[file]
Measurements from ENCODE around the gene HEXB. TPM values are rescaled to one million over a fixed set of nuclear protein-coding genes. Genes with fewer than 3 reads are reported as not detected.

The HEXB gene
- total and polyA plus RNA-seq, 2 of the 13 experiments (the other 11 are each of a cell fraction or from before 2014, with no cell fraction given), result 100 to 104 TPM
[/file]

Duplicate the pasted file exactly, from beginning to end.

Measurements from ENCODE around the gene HEXB. TPM values are rescaled to one million over a fixed set of nuclear protein-coding genes. Genes with fewer than 3 reads are reported as not detected.

The HEXB gene
- total and polyA plus RNA-seq, 2 of the 13 experiments (the other 11 are each of a cell fraction or from before 2014, with no cell fraction given), result 100 to 104 TPM